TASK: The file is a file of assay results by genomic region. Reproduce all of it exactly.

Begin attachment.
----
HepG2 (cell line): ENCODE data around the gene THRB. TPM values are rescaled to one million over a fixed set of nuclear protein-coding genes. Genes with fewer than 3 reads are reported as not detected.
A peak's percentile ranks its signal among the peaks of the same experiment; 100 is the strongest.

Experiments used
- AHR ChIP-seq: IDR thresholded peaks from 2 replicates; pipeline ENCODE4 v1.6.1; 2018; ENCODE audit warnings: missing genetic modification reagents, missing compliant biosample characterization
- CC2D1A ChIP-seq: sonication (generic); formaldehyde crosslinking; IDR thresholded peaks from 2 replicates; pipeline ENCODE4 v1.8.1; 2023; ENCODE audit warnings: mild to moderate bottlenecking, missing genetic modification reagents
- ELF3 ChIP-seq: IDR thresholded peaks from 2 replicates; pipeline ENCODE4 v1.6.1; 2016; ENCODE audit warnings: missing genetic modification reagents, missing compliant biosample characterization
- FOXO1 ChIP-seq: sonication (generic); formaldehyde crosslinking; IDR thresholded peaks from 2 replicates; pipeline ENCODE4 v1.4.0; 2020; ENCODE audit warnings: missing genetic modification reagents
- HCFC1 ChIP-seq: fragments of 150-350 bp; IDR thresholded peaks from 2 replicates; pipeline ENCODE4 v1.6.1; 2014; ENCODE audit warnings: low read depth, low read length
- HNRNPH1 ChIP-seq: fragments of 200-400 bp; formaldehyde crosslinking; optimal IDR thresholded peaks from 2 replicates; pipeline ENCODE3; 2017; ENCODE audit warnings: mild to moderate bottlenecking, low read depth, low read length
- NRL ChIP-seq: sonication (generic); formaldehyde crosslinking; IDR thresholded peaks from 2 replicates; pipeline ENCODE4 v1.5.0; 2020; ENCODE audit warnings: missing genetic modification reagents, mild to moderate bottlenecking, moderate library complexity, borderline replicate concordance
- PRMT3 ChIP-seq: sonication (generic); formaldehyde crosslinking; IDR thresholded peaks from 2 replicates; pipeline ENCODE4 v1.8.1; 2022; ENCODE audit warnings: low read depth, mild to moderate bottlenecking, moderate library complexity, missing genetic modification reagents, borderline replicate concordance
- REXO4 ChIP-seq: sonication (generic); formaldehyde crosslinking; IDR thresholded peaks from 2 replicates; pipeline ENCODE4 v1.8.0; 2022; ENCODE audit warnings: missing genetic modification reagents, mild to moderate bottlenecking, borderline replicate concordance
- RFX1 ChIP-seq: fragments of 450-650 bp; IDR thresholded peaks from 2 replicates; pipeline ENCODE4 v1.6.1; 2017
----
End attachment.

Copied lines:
HepG2 (cell line): ENCODE data around the gene THRB. TPM values are rescaled to one million over a fixed set of nuclear protein-coding genes. Genes with fewer than 3 reads are reported as not detected.
A peak's percentile ranks its signal among the peaks of the same experiment; 100 is the strongest.

Experiments used
- AHR ChIP-seq: IDR thresholded peaks from 2 replicates; pipeline ENCODE4 v1.6.1; 2018; ENCODE audit warnings: missing genetic modification reagents, missing compliant biosample characterization
- CC2D1A ChIP-seq: sonication (generic); formaldehyde crosslinking; IDR thresholded peaks from 2 replicates; pipeline ENCODE4 v1.8.1; 2023; ENCODE audit warnings: mild to moderate bottlenecking, missing genetic modification reagents
- ELF3 ChIP-seq: IDR thresholded peaks from 2 replicates; pipeline ENCODE4 v1.6.1; 2016; ENCODE audit warnings: missing genetic modification reagents, missing compliant biosample characterization
- FOXO1 ChIP-seq: sonication (generic); formaldehyde crosslinking; IDR thresholded peaks from 2 replicates; pipeline ENCODE4 v1.4.0; 2020; ENCODE audit warnings: missing genetic modification reagents
- HCFC1 ChIP-seq: fragments of 150-350 bp; IDR thresholded peaks from 2 replicates; pipeline ENCODE4 v1.6.1; 2014; ENCODE audit warnings: low read depth, low read length
- HNRNPH1 ChIP-seq: fragments of 200-400 bp; formaldehyde crosslinking; optimal IDR thresholded peaks from 2 replicates; pipeline ENCODE3; 2017; ENCODE audit warnings: mild to moderate bottlenecking, low read depth, low read length
- NRL ChIP-seq: sonication (generic); formaldehyde crosslinking; IDR thresholded peaks from 2 replicates; pipeline ENCODE4 v1.5.0; 2020; ENCODE audit warnings: missing genetic modification reagents, mild to moderate bottlenecking, moderate library complexity, borderline replicate concordance
- PRMT3 ChIP-seq: sonication (generic); formaldehyde crosslinking; IDR thresholded peaks from 2 replicates; pipeline ENCODE4 v1.8.1; 2022; ENCODE audit warnings: low read depth, mild to moderate bottlenecking, moderate library complexity, missing genetic modification reagents, borderline replicate concordance
- REXO4 ChIP-seq: sonication (generic); formaldehyde crosslinking; IDR thresholded peaks from 2 replicates; pipeline ENCODE4 v1.8.0; 2022; ENCODE audit warnings: missing genetic modification reagents, mild to moderate bottlenecking, borderline replicate concordance
- RFX1 ChIP-seq: fragments of 450-650 bp; IDR thresholded peaks from 2 replicates; pipeline ENCODE4 v1.6.1; 2017